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    1. Its extremely naive of accelerationists to think that once things get so bad the bottoms take over and fix it. Often in deep crisis a point of bifurcation is reached where there is maximum potential for the best possible outcome or the worst possible outcome to take place. However, given the faliabilty of humans the odds lye with the worst outcome. So I think revolution shouldn’t be welcomed so optimistically, things can keep getting worse. Also, squashing the bottoms of society doesn’t usually lead to revolutionary conditions. In Russia, it was ww1 which lead to the system breaking and leaving it up for grabs for whoever was willing to fight for it. Not the bottom of society getting fed up and revolting. To analogise, imagine a car with the elites partying inside whilst attaching people to the back of the car with a rope and dragging them along. They won’t revolt, but if the car itself breaks then it’s suddenly things are there for the taking.

      With the exception of the Bush and Clinton presidencies, democrats have mostly represented expansion whilst republicans represented contraction, in regards to foreign policy. Under Obama the US empire came very close to stretching itself too thin, and a Clinton presidency undoubtedly would have pushed the US to this point. The idea that the accelerationist position is to support republicans is some mythology which I think hinges on the idea that republicans being more for destroying civil society, would push the masses to revolt. When in actual fact, destroying civil society would just lead to social hell without the risk of revolution bearing down on the elites. Conditions for revolution are less favourable now than at the turn of the 20th century, plus with technological forms of control that didn’t exist back then. Russia was the only real successful revolution back then and even that wasn’t a revolution of the proletariat. But the foreign policy of the US could certainly be something that would break the system.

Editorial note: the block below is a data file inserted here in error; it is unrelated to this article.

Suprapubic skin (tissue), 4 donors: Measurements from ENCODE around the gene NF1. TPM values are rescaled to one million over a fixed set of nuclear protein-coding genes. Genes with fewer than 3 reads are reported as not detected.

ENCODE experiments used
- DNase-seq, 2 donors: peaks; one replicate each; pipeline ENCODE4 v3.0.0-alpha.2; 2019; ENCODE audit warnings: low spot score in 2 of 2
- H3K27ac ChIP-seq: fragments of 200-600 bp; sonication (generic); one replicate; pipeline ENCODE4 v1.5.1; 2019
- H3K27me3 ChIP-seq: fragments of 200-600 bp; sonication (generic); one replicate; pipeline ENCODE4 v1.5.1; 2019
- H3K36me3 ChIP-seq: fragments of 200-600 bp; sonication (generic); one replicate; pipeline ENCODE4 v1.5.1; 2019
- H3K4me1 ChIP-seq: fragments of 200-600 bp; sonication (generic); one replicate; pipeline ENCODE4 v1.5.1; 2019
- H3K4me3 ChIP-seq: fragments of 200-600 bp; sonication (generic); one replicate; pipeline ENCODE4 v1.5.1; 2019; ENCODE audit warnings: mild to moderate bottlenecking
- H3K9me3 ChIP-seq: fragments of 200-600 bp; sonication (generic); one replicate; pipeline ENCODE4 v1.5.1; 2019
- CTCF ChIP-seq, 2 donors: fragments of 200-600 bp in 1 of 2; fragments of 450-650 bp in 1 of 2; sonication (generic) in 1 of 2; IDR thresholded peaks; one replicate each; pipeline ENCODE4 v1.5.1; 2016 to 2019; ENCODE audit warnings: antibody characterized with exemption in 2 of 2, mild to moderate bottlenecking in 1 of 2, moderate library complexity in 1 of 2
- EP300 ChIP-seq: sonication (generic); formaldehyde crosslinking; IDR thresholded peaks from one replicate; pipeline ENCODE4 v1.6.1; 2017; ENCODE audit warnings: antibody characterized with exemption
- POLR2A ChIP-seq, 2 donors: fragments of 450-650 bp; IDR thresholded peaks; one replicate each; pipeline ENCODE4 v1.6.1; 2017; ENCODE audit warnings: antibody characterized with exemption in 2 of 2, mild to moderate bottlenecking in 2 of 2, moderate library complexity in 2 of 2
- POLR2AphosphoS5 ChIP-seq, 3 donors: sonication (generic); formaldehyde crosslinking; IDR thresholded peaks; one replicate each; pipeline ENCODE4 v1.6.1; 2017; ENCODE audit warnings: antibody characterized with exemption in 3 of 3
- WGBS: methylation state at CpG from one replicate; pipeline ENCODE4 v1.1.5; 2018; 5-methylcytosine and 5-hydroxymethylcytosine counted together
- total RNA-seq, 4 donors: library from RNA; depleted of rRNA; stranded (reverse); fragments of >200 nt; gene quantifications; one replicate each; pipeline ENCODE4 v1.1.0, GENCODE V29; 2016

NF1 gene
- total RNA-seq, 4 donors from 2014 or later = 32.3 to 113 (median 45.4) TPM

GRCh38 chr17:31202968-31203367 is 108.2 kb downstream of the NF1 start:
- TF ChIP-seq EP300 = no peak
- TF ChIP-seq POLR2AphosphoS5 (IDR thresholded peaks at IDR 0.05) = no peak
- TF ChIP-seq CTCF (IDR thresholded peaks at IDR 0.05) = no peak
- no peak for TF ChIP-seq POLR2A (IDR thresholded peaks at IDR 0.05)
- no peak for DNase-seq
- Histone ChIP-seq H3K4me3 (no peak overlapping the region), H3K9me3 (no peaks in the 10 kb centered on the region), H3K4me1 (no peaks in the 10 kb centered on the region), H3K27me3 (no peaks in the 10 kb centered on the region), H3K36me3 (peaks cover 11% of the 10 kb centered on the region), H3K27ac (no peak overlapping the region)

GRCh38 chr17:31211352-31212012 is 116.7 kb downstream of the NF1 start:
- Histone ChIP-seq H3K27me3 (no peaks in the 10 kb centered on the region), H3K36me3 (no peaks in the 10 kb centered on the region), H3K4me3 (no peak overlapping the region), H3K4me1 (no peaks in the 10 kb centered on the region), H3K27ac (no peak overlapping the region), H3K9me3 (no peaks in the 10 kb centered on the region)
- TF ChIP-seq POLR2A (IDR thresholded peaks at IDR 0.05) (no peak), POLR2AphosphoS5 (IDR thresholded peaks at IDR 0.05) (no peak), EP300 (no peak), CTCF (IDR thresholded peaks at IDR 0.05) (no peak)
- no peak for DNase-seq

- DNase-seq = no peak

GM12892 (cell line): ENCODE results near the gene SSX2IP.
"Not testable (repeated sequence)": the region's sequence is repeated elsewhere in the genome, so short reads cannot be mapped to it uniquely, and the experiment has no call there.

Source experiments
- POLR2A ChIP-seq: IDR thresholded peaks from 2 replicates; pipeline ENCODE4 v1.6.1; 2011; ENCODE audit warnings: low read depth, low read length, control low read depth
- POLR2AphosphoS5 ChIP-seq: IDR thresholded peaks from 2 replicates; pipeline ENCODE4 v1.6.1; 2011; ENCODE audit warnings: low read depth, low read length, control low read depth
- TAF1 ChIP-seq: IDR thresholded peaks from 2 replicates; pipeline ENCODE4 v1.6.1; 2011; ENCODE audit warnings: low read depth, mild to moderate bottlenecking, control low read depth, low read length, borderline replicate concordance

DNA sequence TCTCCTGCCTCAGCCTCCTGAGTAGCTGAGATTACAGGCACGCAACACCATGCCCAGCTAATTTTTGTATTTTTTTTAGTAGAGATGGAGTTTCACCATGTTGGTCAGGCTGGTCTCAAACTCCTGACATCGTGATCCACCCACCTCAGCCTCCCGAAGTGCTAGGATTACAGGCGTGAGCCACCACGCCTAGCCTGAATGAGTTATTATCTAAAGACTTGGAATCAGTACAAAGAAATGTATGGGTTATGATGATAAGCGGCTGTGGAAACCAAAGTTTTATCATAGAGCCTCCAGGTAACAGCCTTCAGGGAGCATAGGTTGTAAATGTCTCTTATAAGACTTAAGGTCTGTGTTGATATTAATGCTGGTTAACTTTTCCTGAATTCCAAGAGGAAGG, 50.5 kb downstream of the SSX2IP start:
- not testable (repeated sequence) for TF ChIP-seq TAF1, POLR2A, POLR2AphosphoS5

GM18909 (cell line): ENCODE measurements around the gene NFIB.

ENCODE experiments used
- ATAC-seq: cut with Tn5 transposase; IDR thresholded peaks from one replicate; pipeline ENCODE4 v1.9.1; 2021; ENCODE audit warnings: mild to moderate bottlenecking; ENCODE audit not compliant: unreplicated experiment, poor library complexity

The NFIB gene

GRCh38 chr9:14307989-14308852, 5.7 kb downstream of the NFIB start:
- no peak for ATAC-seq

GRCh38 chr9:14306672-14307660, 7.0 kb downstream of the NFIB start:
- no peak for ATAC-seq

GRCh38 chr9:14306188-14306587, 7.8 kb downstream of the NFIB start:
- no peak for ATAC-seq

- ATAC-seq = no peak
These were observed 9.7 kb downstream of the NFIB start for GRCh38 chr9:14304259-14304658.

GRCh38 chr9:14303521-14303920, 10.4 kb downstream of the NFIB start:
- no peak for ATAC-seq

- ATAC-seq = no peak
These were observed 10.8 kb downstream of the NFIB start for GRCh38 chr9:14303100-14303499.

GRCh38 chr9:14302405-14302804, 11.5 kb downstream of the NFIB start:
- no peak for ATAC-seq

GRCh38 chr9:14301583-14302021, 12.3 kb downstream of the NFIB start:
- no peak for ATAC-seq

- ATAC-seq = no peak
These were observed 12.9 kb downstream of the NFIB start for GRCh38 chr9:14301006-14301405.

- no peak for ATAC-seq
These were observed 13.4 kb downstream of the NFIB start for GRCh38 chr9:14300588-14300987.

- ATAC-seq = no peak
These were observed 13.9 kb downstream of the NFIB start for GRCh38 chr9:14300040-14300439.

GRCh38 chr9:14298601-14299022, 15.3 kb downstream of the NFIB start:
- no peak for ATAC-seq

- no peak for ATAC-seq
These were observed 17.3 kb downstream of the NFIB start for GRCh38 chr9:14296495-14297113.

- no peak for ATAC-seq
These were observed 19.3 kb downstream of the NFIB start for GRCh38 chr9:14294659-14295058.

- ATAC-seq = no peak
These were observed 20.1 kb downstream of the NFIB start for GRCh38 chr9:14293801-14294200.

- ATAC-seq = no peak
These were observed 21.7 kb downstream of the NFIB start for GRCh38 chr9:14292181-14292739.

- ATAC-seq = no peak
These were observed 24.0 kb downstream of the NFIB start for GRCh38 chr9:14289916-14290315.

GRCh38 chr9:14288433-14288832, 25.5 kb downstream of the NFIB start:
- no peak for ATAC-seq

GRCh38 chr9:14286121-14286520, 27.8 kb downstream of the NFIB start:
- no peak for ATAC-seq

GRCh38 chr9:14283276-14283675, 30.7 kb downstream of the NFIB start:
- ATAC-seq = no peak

Also, the American Revolution wasn’t a revolution. It was merly a reconfiguration of power among elites, and this is never done to solve fundamental problems such as the ones you mentioned.

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      1. The same applies to the Chinese Revolution; the CCP simply filled the power vacuum when the imperialist powers went home after WW2. (To be fair, they had a far more appealing program than the Guomindang and did manage to drastically improve people’s living conditions in the years immediately following the civil war. Too bad they lost the plot less than a decade in and most definitely failed to keep the large part of their promises to women.)

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        1. But it is important to keep in mind that the imperialist powers did not go home after WWII. The U.S. military cooperated with the Japanese invaders in China and kept them in power, and did all sorts of things to sabotage any sort of revolution, including burning Chinese villages. I highly recommend William Blum’s Killing Hope (I’m reading about Nicaragua right now and though I knew U.S. activities were atrocious it’s still difficult reading), which is a catalogue of U.S. interventions after WWII from such radical sources as Foreign Affairs and the New York Times.